Duhaime's Law Dictionary


Exigent Circumstances Definition:

An unusual and time-sensitive circumstance that justifies conduct that might not be permissible or lawful in other circumstances.

For example, exigent circumstances may justify actions by law enforcement officers acting without a warrant such as a mortal danger to a young child.

Examples of other exigent circumstances include protecting evidence or property from imminent destruction.

In US v Martinez, Justice Thomas of the United States Court of Appeal used these words:

"As a general rule, we define exigent circumstances as those circumstances that would cause a reasonable person to believe that entry was necessary to prevent physical harm to the officers or other persons, the destruction of relevant evidence, the escape of the suspect, or some other consequence improperly frustrating legitimate law enforcement efforts."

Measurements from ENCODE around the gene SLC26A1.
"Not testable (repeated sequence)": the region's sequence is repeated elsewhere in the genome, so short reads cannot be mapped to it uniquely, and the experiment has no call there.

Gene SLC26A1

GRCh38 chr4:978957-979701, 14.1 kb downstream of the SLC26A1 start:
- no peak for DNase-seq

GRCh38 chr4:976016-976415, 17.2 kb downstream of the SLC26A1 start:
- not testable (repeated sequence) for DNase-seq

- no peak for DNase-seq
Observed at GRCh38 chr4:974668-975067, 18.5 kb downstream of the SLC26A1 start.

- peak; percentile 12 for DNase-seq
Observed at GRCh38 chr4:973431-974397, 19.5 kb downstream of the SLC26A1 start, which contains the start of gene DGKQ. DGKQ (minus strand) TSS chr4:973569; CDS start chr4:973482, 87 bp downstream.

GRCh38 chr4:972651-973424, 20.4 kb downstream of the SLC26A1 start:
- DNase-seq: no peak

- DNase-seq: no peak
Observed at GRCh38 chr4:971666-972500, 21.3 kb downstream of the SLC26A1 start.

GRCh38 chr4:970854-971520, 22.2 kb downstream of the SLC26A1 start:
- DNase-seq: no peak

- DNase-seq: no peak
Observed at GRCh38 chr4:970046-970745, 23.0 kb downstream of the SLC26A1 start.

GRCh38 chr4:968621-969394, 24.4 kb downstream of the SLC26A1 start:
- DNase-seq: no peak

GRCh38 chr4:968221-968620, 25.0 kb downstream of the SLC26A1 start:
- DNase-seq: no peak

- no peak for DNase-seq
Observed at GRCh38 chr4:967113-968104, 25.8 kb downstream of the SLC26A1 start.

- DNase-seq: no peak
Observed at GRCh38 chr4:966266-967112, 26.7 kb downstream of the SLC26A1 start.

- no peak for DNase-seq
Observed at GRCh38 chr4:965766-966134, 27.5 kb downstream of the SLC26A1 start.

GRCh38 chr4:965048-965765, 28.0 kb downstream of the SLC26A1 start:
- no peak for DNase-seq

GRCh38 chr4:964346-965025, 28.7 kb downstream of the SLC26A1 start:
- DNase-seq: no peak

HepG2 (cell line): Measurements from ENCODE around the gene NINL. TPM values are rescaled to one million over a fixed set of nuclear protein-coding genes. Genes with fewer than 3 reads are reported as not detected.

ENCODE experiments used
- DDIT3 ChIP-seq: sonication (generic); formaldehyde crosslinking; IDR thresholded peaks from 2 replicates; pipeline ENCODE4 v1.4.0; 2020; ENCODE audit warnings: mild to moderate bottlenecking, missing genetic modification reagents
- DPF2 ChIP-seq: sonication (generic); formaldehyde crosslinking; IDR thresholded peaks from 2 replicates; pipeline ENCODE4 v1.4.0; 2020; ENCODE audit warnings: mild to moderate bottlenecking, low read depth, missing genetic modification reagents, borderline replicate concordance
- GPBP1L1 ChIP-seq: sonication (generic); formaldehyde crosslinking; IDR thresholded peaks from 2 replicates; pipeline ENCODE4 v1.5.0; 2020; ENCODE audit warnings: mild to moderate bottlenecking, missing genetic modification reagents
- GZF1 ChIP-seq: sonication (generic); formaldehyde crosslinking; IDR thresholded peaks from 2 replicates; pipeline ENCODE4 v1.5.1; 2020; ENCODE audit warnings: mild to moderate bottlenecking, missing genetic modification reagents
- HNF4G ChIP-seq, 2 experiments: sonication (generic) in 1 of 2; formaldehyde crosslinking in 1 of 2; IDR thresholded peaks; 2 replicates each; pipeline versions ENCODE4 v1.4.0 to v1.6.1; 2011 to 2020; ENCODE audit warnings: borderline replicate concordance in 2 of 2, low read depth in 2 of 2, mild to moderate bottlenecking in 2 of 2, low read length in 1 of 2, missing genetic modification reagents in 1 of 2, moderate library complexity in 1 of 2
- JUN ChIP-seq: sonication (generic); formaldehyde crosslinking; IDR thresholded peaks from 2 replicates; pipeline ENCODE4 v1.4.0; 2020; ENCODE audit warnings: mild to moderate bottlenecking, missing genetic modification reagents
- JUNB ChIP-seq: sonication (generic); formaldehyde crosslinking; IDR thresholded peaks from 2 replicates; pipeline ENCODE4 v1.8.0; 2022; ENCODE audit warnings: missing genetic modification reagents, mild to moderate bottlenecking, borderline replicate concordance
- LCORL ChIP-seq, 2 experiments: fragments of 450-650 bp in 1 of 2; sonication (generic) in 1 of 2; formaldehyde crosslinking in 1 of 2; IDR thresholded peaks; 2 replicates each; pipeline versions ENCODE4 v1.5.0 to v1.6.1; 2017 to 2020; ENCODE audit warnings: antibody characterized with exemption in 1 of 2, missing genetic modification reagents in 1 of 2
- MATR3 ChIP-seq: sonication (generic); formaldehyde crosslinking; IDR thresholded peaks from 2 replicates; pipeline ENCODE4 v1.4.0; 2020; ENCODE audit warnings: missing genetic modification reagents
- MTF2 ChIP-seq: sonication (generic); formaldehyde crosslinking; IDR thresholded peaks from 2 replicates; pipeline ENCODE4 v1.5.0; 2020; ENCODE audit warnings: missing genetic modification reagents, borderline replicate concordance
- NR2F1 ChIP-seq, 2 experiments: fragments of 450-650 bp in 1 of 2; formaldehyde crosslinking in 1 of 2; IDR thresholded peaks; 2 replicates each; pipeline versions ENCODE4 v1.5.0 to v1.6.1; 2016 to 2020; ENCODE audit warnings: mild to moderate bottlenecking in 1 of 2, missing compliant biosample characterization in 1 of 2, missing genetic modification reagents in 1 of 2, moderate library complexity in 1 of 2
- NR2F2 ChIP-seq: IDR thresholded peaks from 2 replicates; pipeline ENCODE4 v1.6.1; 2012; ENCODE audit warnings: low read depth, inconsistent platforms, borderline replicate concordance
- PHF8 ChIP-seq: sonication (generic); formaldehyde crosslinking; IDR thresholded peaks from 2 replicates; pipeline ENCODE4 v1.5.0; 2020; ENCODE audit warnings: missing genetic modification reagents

In Alvarado, Justice Blackburn of the Court of Appeals of Georgia referred to exigent circumstances in the context of a drug bust:

"The exigent circumstance doctrine provides that when probable cause has been established to believe that evidence will be removed or destroyed before a warrant can be obtained, a warrantless search and seizure can be justified. As many courts have noted, the need for the exigent circumstance doctrine is particularly compelling in narcotics cases, because contraband and records can be easily and quickly destroyed while a search is progressing. Police officers relying on this exception must demonstrate an objectively reasonable basis for deciding that immediate action is required."

REFERENCES:

  • Alvarado v. State, 610 SE 2d 675 (2005)
  • US v. Martinez, 406 F. 3d 1160 (2005)

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